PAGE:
Whose substance is in them, when they cast (their leaves) 'As a terebinth or oak is which, when they are cast down ( bªshaleket (H7995), from shaalak (H7993), to cast down) (not "cast their leaves:" cf. Job 14:7), the trunk or stock ( matsebet (H4678), akin to the Syriac natzab, to plant) remains, so the holy seed (Ezra 9:2) shall be the stock of that land (Maurer after Forerius). But matsebet (H4678) [from naatsab (H5324) to stand erect] means commonly a pillar (Genesis 28:18; Genesis 35:20); and it may mean, as in the English version, When the tree casts it, leaves, and seems dead Chaldaic), yet it has its solid, pillar-like substance or support in its root. So the holy seed shall be the substance or support of Israel's vitality, giving the assurance of her resurrection spiritually and nationally. The seeds of vitality still exist in both the land and the scattered people of Judea, waiting for the returning spring of God's favour (Romans 11:5; Romans 11:23-29). According to Isaiah, not all Israel, but the elect remnant alone, is destined to salvation. God shows unchangeable severity toward, sin, but covenant faithfulness in preserving a remnant; and to it Isaiah bequeaths the prophetic legacy of the second part of his book, (Isaiah 40:1-31; Isaiah 41:1-29; Isaiah 42:1-25; Isaiah 43:1-28; Isaiah 44:1-28; Isaiah 45:1-25; Isaiah 46:1-13; Isaiah 47:1-15; Isaiah 48:1-22; Isaiah 49:1-26; Isaiah 50:1-11; Isaiah 51:1-23; Isaiah 52:1-15; Isaiah 53:1-12; Isaiah 54:1-17; Isaiah 55:1-13; Isaiah 56:1-12; Isaiah 57:1-21; Isaiah 58:1-14; Isaiah 59:1-21; Isaiah 60:1-22; Isaiah 61:1-11; Isaiah 62:1-12; Isaiah 63:1-19; Isaiah 64:1-12; Isaiah 65:1-25; Isaiah 66:1-24.) Remarks: He who would minister with life-like carnestness to men, must first go into the presence-chamber of the King of kings. King Uzziah's visitation with leprosy had just given the world an awful intimation of the weakness of man in his most prosperous state, and of the terrible consequences of presumptuous sin against God. "Judgments must begin at the house of God;" but if it begin with the otherwise righteous when they transgress, what a terrible doom must await the hardened sinner? Lest, however, the prophet should be discouraged in prosecuting the duties of his office, he is favoured with a vision of the Lord sitting upon His throne amidst attendant Seraphim. Earthly kings and patrons may die, but the Lord above ever lives, as the Upholder of His servants. In our services of God we should imitate the humility of the Seraphim, who marked their sense of their own vast inferiority by veiling their faces with two of their wings, the lower parts of their persons with two of their wings, and with the two remaining wings stood ready instantly to fly at God's command. That minister serves God best who is most in the attitude of waiting on the Lord.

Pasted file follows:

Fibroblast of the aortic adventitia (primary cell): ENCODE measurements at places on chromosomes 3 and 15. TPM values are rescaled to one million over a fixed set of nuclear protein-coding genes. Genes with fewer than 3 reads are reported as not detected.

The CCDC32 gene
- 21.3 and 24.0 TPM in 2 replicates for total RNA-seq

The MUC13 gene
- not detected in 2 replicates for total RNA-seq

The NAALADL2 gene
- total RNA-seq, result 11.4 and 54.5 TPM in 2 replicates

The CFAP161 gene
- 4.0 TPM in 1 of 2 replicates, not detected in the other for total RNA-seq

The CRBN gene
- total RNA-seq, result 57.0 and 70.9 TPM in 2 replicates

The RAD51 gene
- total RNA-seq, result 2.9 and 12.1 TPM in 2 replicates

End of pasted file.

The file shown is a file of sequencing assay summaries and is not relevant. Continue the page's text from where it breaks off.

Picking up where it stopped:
In the Assyrian inscriptions the name of Rezin, king of Damascus, is found among the tributaries of Tiglath-pileser, of whose reign the annals of 17 years have been deciphered. For the historical facts in this chapter cf. 2 Kings 15:37; 2 Kings 16:9. Rezin of Syria and Pekah of Israel, as confederates, advanced against Jerusalem. In the first campaign (2 Chronicles 28:1-27) they "smote Ahaz with a great slaughter." Their object was probably to unite the three kingdoms against Assyria. Egypt seems to have favoured the plan, so as to interpose these confederate kingdoms, between her own frontier and Assyria (cf. Isaiah 7:18, "Egypt," and 2 Kings 17:4, Hoshea's league with Egypt). Rezin and Pekah may have perceived Ahaz' inclination toward Assyria, rather than toward their own confederacy. This and the old feud between Israel and Judah (1 Kings 12:16) occasioned their invasion of Judah. Ahaz, at the second inroad of his enemies (cf. 2 Chronicles 28:1-27, and 2 Kings 15:37, with 2 Kings 16:5), smarting under his former defeat, applied to Tiglath-pileser, in spite of Isaiah's warning in this chapter that he should rather rely on God. That king accordingly attacked Damascus and slew Rezin (2 Kings 16:9), and probably it was at the same time that he carried away part of Israel captive (2 Kings 15:29), unless there were two assaults on Pekah-that in 2 Kings 15:29, the earlier, and that in which Tiglath helped Ahaz, subsequent (G.V. Smith). Ahaz was saved at the sacrifice of Judah's independence, and the payment of a large tribute, which continued until the overthrow of Sennacherib under Hezekiah (Isaiah 37:1-38; 2 Kings 16:8; 2 Kings 16:17-18; 2 Chronicles 28:20). Ahaz' reign began about 741 BC, and Pekah was slain in 738 (Wiper).

Bibliographical Information
Jamieson, Robert, D.D.; Fausset, A. R.; Brown, David. "Commentary on Isaiah 6". "Commentary Critical and Explanatory on the Whole Bible - Unabridged". https://www.studylight.org/commentaries/eng/jfu/isaiah-6.html. 1871-8.